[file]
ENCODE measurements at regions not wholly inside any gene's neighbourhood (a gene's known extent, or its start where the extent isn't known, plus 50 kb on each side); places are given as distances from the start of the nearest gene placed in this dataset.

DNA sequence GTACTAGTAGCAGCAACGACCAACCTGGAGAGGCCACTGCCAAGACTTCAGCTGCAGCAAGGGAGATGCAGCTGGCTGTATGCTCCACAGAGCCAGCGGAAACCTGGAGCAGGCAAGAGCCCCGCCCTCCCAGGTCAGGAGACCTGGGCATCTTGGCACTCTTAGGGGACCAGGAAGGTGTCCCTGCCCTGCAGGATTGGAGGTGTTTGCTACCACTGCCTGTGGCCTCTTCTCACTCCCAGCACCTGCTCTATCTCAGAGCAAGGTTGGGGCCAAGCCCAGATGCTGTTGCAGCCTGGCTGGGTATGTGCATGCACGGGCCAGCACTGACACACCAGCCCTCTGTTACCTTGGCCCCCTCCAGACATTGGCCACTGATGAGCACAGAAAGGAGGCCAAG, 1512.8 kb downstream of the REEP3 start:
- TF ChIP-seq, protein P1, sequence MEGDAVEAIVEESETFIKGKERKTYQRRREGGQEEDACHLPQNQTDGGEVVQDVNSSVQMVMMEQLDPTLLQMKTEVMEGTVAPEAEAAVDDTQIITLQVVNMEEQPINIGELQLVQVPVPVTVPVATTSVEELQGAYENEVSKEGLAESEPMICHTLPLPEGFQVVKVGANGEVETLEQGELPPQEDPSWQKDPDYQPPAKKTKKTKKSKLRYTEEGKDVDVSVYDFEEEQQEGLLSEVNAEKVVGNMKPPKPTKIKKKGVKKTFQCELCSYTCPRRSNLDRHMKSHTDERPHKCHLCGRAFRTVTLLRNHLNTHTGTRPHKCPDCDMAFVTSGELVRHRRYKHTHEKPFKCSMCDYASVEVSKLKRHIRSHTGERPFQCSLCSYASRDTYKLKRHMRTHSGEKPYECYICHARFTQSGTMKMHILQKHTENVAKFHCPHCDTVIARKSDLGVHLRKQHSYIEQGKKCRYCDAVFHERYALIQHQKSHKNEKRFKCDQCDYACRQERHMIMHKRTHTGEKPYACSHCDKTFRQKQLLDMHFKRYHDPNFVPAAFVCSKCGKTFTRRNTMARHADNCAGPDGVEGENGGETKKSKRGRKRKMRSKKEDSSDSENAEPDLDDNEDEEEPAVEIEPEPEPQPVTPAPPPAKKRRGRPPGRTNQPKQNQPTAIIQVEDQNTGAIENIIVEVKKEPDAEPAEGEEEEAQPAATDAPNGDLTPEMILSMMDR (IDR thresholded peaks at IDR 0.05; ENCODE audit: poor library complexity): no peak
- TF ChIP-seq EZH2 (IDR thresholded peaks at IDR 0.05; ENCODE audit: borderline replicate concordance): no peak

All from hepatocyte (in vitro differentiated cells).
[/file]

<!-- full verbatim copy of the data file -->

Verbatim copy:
ENCODE measurements at regions not wholly inside any gene's neighbourhood (a gene's known extent, or its start where the extent isn't known, plus 50 kb on each side); places are given as distances from the start of the nearest gene placed in this dataset.

DNA sequence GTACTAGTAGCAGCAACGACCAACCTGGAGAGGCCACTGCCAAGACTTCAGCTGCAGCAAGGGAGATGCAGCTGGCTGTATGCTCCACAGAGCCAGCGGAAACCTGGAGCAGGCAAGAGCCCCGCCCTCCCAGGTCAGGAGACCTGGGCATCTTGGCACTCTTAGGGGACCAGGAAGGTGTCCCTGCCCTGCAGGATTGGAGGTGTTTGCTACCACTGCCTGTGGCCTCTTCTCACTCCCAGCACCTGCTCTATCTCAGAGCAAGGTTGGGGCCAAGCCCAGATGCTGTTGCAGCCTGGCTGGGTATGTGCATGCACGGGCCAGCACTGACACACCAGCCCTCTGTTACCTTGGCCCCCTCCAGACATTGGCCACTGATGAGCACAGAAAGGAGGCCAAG, 1512.8 kb downstream of the REEP3 start:
- TF ChIP-seq, protein P1, sequence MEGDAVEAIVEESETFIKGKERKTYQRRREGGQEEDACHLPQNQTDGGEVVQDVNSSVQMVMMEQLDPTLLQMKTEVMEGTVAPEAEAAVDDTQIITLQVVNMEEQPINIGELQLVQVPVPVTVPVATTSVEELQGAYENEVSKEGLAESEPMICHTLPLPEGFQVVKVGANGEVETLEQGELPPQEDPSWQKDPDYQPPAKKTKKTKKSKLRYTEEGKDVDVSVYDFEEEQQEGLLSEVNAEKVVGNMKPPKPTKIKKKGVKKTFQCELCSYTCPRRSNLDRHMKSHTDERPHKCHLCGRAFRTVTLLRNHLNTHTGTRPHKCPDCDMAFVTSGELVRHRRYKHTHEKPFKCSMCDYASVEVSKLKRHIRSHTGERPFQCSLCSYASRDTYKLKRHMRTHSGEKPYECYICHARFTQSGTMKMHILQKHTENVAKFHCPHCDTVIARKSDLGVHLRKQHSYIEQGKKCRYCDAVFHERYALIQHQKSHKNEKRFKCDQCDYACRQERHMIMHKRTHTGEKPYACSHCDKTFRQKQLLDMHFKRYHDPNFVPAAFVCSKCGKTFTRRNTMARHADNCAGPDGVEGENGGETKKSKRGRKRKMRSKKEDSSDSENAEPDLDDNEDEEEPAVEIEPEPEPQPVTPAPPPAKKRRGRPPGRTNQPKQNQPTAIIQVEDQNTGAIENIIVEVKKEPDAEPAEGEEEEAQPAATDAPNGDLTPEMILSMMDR (IDR thresholded peaks at IDR 0.05; ENCODE audit: poor library complexity): no peak
- TF ChIP-seq EZH2 (IDR thresholded peaks at IDR 0.05; ENCODE audit: borderline replicate concordance): no peak

All from hepatocyte (in vitro differentiated cells).